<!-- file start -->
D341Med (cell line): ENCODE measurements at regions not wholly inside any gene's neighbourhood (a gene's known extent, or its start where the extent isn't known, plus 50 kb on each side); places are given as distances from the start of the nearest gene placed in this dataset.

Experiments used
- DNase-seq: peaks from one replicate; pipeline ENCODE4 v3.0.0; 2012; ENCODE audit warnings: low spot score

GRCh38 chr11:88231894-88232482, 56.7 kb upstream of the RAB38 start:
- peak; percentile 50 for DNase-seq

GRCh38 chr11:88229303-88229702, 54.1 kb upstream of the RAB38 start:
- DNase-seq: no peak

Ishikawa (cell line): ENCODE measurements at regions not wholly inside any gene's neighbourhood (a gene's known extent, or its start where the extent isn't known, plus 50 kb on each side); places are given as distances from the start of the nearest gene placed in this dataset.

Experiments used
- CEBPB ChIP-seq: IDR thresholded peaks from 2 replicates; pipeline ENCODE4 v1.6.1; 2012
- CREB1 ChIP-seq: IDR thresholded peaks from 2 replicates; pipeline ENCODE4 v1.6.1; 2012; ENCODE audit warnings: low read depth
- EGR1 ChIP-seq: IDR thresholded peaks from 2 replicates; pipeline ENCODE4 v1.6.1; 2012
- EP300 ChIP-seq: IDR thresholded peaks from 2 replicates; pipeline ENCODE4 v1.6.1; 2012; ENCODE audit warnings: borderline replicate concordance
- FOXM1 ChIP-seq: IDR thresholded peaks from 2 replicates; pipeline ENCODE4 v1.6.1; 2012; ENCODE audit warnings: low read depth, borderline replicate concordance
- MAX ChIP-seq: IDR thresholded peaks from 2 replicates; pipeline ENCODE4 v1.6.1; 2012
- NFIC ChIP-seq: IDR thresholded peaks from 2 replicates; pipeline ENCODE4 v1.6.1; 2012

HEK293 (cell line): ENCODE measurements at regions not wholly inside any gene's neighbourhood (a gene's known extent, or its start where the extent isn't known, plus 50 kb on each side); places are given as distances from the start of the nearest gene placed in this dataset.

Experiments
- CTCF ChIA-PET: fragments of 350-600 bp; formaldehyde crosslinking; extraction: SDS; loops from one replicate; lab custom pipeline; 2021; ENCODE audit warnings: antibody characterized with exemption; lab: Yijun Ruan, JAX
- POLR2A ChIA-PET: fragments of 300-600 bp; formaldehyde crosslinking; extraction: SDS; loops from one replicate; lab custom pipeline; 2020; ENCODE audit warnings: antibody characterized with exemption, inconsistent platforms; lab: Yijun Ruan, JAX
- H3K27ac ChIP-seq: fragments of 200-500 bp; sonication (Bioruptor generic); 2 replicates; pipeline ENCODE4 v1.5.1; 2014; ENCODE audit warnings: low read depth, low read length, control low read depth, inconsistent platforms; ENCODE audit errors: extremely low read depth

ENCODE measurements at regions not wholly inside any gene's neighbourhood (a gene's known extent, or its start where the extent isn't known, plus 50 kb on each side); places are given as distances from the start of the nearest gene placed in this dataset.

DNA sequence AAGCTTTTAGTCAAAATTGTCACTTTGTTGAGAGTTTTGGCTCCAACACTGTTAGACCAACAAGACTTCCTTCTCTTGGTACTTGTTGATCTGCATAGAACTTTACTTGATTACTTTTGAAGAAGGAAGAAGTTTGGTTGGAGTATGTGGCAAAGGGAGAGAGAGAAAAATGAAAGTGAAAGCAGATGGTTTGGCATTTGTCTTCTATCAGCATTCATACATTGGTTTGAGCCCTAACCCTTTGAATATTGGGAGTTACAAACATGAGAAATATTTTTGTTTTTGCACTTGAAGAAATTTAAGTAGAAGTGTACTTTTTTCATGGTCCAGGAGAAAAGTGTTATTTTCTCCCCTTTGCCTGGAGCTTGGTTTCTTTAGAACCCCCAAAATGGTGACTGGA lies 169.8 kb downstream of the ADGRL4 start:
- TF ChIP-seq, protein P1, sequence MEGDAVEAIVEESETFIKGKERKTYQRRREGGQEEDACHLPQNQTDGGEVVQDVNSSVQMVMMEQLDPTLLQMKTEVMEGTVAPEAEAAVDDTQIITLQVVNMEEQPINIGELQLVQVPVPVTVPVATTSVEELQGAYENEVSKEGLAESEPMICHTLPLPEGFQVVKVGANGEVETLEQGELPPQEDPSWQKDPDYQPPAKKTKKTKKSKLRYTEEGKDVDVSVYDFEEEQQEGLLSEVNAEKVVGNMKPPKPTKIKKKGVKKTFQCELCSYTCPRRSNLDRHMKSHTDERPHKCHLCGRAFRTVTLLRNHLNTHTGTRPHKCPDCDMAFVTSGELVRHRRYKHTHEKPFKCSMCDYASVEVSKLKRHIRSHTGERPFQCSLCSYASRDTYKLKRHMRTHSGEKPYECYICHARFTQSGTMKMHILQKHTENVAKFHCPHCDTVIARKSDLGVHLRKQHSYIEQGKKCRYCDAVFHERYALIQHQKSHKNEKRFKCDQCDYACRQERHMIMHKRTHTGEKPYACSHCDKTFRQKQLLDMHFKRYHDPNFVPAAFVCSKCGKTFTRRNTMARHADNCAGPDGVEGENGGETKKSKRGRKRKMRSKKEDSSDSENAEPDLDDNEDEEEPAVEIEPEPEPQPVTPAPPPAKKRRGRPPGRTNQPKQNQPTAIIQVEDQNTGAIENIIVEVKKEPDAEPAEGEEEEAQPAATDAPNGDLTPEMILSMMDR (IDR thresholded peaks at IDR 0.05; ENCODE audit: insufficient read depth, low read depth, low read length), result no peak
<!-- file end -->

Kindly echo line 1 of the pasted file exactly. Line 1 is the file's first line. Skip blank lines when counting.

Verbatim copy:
D341Med (cell line): ENCODE measurements at regions not wholly inside any gene's neighbourhood (a gene's known extent, or its start where the extent isn't known, plus 50 kb on each side); places are given as distances from the start of the nearest gene placed in this dataset.